Serving such an isolated community meant that her cargo manifest read like a big shopping list and she carried virtually anything. Trucks, cars, horses, cattle, dogs, bees, fishing boats (up to 30ft), kitchen sinks, petrol, coal and a million and one other things needed by the people of the Chathams. Diesel for the Islands fishing fleet was carried in specially fitted tanks in the way of No.2 hatch and was pumped ashore. Return cargoes consisted mainly of bales of wool, frozen meat and crayfish.
Other cargo work sometimes came her way. In June 1976 Holmdale went to Suva in Fiji and did a couple of coastal runs in November of the same year. In July 1978, a voyage was made to Rarotonga and again in June/July 1985. Aside from these odd excursions she remained on the Chathams trade with extensions to her original charter until September 1990, when the Minister of Internal Affairs announced that Holmdale would be replaced by a Tug and Barge service. Her last crew was paid off on 28 September 1990 and the ship placed on the sale market.
Just before Christmas, Union Shipping NZ Ltd, who by this time were the owners of the ship, announced that Holmdale had been sold to Captain Tom Culhane of Celtic Pacific Shipping Ltd., of Auckland. She was handed over on 10 January 1991, renamed Celtic Kiwi and registered in Avatiu, Cook Islands. His first intentions for the ship were to base her in Papua New Guinea serving Pacific Islands in that area, but this did not materialise and on 25 March 1991 she sailed from Lyttelton for the last time for Auckland, arriving there on 29 March to begin a monthly service to Norfolk Island.
Final departure from Lyttelton. Celtic Kiwi sails for Auckland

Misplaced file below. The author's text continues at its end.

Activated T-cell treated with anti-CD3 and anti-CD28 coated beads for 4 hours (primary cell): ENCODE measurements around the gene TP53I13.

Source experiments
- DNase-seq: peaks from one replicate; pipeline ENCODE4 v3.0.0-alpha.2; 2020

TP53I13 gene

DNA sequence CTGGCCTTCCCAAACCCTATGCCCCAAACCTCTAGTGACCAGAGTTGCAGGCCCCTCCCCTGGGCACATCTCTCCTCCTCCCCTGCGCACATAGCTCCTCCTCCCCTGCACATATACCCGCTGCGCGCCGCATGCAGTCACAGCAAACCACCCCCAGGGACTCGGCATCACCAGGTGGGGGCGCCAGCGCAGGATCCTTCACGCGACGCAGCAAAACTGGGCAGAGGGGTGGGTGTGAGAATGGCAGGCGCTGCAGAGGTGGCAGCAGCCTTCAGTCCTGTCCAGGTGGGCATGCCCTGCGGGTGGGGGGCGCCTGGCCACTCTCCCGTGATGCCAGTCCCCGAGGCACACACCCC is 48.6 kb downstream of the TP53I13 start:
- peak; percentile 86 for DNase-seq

Captain Culhane was a former Chief Officer on the Holmdale and he was hoping to get another 5 to 10 years service out of her, but unfortunately this was not to be. On 16 October 1991, Celtic Kiwi sailed to Whangarei to load a cargo of cement for delivery to Apia in Samoa, then returned to Auckland on 19 October to top up with cargo for Norfolk Island. She sailed on 25 October loaded right down to her marks - probably the first really full cargo she had carried for years.
On Sunday 27 October at about 1300, Celtic Kiwi developed a 5 degree list to starboard and despite transferring some fuel and ballast from starboard to port, the list slowly increased. By 1400 it was 10 degrees and the port lifeboat was swung out ready for launching. The ship was in constant communication with New Zealand Shore Stations and at 1917 advice was received that the ship had been abandoned. Ships in the area had been kept advised of the situation as it developed and first to arrive on the scene was the yacht Rock Steady which reported at 0045 on the 28th, that she had rescued all 13 crew of the Celtic Kiwi. They were subsequently landed at Opua in the Bay of Islands on the 30th. Celtic Kiwi finally sank in position 31 55S 170 57E. A subsequent inquiry came to the conclusion that the ship had suffered a major rupture to the hull, probably in the forr'd end of No.1 Hold. She was heavily laden at the time and it was thought that the stresses on her 30 year old hull may have been too much.
A sad end for what was the last conventional coaster under the New Zealand flag.
mv Holmdale - Service History
911 tons gross, 1077 deadweight. Dimensions: 218' 1" x 34' 9" x 13'7". Diesel engine by Masch.Kiel A.G.